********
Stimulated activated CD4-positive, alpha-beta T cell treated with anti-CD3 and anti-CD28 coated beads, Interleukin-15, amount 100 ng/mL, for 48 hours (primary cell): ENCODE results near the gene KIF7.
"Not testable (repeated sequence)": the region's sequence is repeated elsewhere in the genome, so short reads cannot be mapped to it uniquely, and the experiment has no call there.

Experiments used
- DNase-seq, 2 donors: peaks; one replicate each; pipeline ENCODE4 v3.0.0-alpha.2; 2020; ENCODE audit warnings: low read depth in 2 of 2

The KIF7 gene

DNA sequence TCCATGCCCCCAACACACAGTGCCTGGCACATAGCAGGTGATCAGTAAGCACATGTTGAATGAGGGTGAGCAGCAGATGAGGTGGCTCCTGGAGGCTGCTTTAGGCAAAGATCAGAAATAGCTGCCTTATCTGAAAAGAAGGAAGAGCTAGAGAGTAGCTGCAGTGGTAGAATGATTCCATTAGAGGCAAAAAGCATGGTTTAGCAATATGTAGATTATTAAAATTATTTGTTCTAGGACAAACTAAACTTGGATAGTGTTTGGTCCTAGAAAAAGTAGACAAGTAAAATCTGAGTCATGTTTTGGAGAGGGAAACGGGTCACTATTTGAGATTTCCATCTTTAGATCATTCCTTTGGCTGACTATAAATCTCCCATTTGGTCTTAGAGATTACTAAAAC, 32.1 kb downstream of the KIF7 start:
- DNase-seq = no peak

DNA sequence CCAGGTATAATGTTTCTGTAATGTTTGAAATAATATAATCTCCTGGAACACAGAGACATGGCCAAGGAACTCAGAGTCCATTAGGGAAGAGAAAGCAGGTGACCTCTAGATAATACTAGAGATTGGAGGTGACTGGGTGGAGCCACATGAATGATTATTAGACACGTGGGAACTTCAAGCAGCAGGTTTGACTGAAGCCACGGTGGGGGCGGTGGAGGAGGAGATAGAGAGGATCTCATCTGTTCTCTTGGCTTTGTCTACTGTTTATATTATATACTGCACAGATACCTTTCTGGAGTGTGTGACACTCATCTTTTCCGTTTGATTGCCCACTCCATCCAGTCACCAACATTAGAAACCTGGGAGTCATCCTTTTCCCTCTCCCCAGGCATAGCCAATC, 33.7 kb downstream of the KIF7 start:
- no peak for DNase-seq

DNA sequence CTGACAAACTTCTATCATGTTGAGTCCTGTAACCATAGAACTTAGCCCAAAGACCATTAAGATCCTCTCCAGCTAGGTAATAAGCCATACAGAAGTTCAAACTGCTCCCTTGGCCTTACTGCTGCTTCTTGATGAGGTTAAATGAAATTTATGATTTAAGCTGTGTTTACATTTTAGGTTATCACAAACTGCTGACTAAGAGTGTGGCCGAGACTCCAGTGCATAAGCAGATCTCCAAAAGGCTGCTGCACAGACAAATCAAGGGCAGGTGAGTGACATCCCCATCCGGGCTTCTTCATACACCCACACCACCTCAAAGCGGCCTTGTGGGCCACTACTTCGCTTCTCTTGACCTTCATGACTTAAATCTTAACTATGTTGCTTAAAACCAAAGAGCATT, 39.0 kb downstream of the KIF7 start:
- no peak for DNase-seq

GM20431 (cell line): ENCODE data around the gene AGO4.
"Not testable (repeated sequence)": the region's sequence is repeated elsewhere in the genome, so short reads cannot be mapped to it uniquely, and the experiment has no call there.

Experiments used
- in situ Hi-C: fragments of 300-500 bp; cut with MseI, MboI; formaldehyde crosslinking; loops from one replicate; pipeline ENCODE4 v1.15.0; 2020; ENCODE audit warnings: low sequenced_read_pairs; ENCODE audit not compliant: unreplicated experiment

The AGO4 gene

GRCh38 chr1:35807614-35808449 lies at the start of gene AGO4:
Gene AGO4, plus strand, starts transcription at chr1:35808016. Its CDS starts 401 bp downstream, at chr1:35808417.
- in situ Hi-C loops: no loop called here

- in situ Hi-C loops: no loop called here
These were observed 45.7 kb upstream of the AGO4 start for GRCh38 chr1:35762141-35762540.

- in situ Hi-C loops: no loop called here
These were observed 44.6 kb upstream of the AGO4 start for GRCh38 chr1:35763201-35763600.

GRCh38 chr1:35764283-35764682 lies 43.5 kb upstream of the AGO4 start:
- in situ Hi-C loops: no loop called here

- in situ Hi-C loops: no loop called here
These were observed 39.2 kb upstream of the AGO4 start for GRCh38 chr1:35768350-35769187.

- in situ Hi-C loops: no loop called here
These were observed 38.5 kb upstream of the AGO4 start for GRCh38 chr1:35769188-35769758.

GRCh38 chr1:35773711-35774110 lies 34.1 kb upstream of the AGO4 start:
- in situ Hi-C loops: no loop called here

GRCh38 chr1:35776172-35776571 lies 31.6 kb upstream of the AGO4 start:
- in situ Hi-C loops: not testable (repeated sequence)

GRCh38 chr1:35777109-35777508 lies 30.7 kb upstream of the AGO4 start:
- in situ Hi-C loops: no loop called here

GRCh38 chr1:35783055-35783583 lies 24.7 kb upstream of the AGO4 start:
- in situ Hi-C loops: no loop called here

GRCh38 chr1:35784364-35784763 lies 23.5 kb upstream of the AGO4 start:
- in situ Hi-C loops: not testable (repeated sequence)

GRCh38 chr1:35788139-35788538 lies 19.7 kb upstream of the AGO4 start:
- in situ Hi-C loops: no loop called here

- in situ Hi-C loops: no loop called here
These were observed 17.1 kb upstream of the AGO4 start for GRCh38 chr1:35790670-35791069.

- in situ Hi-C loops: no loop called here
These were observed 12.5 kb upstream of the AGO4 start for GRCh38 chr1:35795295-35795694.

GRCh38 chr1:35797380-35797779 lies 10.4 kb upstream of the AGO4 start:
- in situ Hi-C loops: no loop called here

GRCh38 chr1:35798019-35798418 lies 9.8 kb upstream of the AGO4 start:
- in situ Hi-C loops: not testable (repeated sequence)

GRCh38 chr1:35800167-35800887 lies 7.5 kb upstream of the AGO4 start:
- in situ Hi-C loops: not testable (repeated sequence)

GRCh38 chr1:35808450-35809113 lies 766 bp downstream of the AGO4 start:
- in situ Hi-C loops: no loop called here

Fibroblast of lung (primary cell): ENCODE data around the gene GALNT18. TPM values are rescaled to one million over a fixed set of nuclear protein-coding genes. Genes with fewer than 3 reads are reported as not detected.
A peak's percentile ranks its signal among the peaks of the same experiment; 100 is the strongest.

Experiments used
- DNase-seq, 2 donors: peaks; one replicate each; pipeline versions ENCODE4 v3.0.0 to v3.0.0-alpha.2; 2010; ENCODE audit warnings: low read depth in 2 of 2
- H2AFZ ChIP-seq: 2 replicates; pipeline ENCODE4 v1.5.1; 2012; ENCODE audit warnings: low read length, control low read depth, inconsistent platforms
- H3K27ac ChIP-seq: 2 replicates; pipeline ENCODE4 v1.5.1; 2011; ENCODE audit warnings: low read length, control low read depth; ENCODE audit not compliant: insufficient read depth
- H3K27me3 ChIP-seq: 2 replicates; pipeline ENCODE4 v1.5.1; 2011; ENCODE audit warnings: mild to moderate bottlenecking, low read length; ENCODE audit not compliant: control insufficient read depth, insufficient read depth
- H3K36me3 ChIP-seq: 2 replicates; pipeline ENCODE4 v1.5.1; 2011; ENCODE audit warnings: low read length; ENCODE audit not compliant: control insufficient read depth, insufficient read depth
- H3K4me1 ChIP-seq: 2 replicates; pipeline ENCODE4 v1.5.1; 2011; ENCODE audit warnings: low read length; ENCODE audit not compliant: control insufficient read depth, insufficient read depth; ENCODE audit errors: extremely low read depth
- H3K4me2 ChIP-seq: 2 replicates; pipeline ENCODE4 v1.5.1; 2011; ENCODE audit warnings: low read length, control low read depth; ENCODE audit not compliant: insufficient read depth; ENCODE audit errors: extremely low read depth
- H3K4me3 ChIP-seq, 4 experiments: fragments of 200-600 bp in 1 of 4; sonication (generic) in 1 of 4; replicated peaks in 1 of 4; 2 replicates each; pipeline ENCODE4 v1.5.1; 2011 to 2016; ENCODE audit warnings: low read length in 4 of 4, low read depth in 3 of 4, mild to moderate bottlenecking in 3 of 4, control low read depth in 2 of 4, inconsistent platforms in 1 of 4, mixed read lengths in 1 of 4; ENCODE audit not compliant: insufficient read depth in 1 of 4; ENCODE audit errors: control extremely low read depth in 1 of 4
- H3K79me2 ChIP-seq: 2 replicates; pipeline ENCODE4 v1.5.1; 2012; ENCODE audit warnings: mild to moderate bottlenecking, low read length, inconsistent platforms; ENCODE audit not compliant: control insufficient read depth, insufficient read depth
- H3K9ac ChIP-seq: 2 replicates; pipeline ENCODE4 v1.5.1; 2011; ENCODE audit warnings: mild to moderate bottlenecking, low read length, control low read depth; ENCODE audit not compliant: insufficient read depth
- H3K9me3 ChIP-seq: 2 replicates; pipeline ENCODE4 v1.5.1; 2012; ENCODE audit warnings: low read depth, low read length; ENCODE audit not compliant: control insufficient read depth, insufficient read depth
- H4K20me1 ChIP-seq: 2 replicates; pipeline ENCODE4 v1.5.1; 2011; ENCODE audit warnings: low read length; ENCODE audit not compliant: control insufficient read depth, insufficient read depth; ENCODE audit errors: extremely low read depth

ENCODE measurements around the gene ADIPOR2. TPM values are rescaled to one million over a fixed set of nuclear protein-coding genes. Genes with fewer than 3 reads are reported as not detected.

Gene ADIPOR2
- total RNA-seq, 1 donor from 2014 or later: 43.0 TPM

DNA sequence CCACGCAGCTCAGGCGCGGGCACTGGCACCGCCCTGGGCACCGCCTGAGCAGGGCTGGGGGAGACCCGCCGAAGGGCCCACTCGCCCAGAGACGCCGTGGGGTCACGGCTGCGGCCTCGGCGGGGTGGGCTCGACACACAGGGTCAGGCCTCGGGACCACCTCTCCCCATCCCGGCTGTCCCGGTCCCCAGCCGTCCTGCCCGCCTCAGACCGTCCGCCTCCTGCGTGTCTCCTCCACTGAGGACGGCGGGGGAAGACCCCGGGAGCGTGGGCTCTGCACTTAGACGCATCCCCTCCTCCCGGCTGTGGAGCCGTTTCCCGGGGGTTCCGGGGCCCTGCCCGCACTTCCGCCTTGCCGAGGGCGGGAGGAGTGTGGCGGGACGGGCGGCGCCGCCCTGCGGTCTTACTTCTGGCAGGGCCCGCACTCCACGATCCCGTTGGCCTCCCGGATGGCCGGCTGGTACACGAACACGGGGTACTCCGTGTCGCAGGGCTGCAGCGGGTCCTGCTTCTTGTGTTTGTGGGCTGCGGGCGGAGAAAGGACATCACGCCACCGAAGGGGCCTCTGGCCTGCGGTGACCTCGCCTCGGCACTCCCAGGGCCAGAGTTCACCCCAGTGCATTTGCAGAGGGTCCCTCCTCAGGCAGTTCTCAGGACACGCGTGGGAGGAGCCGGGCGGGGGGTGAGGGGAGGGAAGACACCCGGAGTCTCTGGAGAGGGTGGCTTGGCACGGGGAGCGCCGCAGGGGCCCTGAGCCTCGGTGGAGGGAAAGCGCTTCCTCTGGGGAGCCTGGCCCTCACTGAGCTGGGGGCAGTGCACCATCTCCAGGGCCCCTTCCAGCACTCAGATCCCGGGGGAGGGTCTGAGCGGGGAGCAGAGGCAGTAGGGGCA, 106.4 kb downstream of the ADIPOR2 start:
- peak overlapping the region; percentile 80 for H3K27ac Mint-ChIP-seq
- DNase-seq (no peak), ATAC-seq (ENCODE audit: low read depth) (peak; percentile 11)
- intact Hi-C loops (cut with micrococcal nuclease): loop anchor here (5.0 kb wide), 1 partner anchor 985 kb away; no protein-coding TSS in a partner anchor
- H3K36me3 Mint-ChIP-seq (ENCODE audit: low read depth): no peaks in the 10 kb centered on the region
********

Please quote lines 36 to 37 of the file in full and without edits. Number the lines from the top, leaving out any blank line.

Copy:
GRCh38 chr1:35783055-35783583 lies 24.7 kb upstream of the AGO4 start:
- in situ Hi-C loops: no loop called here